convoy.

Others say the convoy was well passed.

Local witnesses now, however, seem to have agreed on the

first version, that the rocket was fired near the front

of Hun Sen's convoy, and hence, seemingly, a genuine

assassination attempt.

Debate will continue as to motive and guilt.

The road from the CPP's hotel to the Royal Palace was at

that very moment the single most guarded and

theoretically safest in Cambodia.

Yet no-one claims to have seen the rockets planted.

It was a busy enough area too; two doors from the Ngin's

house is a popular nightclub that was open until the

early hours.

By peering in a line from where the rockets had been

pointed, taped on to an old wooden scaffolding in the

heart of the bush, the live bomb had to pass through Mao

Thang's moto-cleaning business in front of Ngin's house.

Thang said his hair stood on end when he felt something

rush over his head just before the blast.

It must have then near grazed a tree before crushing the

concrete wall at the foot of Ngin's house.
 The blast immediately blew upwards, ripping apart the

wooden balcony floor and the roof. Shrapnel splintered

inside Chantry's right lung and arm, and cracked apart

Ngin Chanrity's shin bones, leaving him a bloodied mess.

Much of Chanrity was left smudged down the far concrete

wall underneath as he fell through the ruined balcony.

Mardy, who physically suffered least of the four victims,

seemed pretty much shocked into semi-consciousness hours

later in the hospital.

Chan Krisna rushed blindly to the front of the house.

There she saw her favorite son dying.

She carried his broken body a few feet away on a bench

and screamed for help. A truckload of MPs arrived a few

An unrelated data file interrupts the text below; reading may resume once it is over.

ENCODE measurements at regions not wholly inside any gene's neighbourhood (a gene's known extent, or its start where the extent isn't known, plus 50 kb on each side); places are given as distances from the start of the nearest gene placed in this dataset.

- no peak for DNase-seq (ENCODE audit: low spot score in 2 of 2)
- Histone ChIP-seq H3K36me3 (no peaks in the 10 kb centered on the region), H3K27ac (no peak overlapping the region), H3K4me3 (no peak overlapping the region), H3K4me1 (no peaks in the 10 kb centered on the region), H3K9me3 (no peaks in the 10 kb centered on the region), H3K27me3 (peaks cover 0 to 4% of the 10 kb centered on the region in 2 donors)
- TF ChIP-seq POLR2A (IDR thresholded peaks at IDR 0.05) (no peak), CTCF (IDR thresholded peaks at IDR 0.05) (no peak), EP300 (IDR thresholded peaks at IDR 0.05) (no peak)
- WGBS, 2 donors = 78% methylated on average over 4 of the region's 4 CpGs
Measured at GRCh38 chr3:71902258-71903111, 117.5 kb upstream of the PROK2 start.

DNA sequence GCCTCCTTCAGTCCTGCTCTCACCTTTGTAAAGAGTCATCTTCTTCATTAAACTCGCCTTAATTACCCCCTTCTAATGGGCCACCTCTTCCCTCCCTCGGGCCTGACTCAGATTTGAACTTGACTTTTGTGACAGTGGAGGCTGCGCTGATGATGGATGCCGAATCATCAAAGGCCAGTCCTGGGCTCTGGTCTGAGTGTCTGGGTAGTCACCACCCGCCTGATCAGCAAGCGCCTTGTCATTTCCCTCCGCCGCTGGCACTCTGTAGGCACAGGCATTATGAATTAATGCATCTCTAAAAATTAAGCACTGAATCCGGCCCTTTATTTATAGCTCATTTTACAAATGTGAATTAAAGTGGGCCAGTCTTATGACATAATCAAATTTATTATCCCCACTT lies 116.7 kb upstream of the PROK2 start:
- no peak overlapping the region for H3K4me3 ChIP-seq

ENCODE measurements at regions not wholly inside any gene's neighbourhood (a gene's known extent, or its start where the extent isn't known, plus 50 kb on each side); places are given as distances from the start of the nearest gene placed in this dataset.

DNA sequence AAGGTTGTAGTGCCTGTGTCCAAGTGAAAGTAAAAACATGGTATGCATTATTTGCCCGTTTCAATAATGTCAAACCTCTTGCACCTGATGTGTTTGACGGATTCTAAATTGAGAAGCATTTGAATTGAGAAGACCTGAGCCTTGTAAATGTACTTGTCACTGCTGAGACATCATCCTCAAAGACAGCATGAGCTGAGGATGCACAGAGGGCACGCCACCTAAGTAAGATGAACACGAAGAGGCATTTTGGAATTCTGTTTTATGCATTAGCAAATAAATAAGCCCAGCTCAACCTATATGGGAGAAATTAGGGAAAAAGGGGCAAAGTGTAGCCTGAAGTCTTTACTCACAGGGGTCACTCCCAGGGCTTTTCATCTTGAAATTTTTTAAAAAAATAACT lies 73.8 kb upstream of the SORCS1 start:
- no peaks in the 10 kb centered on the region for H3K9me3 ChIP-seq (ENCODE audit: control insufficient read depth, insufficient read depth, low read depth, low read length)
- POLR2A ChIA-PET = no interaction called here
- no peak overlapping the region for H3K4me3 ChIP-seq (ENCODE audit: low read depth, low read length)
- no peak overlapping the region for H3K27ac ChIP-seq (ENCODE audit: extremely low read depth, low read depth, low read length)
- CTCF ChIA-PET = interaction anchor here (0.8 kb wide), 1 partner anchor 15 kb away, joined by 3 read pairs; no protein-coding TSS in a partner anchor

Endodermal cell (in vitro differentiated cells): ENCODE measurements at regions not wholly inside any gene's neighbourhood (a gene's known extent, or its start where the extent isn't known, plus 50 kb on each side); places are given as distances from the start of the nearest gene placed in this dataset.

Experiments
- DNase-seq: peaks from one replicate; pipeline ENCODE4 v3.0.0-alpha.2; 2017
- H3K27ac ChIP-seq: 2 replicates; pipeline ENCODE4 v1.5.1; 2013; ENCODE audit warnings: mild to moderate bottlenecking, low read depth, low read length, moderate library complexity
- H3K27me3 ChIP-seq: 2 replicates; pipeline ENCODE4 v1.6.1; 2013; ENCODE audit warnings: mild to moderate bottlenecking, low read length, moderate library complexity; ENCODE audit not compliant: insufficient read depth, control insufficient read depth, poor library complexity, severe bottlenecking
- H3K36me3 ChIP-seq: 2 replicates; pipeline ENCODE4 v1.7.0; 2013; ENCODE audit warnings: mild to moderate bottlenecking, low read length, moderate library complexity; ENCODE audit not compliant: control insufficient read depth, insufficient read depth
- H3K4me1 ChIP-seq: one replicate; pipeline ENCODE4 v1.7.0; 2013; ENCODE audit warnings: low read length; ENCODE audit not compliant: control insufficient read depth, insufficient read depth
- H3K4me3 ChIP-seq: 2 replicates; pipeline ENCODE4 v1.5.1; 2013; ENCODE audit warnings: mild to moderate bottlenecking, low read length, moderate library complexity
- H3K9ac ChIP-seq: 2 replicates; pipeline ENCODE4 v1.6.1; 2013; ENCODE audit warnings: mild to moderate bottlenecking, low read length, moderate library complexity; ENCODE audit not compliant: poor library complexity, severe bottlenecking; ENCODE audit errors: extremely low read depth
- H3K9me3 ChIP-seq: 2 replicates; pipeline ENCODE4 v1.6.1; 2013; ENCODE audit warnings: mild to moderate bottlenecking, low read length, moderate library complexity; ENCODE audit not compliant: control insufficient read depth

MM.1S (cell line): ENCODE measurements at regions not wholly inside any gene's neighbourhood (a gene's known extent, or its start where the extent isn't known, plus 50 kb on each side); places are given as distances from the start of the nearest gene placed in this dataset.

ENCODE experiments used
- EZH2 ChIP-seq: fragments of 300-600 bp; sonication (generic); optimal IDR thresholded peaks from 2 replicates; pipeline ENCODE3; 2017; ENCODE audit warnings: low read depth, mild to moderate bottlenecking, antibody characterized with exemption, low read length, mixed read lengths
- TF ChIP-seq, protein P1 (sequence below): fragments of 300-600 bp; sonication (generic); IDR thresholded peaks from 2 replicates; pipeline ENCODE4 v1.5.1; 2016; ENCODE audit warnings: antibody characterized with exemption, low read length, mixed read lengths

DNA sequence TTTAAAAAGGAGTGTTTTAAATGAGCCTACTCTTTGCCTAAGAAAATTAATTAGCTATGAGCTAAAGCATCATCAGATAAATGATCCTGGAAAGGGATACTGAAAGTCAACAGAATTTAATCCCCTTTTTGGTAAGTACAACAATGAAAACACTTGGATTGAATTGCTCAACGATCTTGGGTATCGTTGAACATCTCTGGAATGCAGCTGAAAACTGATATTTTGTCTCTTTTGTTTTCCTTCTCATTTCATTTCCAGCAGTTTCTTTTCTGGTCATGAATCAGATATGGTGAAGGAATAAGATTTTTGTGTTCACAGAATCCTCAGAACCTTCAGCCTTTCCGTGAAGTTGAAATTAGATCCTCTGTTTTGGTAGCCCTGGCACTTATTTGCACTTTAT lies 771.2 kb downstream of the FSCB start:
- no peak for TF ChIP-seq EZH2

minutes

HER DEAD SON

Chan Krisna (right) with neighbors outside her home, stand over the corpse of 12-year-old Chanrity.

SHATTERED LIVES

Waiting there is his grieving niece, 10-year-old, Sor Mardy.

later, she thinks she remembers.

"I'm frightened. It's bad luck for my family,"

she said, massaging her husband's leg as he lay coughing

blood in hospital. "I know the attempt is not on my

family but on the delegation.

"But now they are all talking why conduct such an

act? I only want justice, but I need immediate

help." She said she'd already spent her last money,

$200, on serum and medicines that the hospital could not

freely provide itself.

She had already witnessed her son's cremation earlier in

the day.

"I can't believe this," said one of Ngin's

neighbors. "They are just a poor family... this

doesn't happen here in Siem Reap."

Within 30 minutes of the blast international radio and

television were reporting an assassination attempt on Hun

Sen while on his way to the Royal Palace and Angkor Wat

to open the new parliament, no less.

Hun Sen, Ranariddh, Rainsy and the King all condemned the

violence. Diplomats and ambassadors muttered about

"this being too close" and "this is not

theater".

Ngin's neighbors meanwhile, where washing down the front

yard and trying to straighten out the mess of broken

crockery and glassware inside the house.

One of the first things propped back behind the glass of

a cabinet along with the family photos, obviously a

prized possession was Chan Krisna's own simple

certificate: 13 -18 May, 1996, "Training session on

human rights teaching methodology for primary

schools".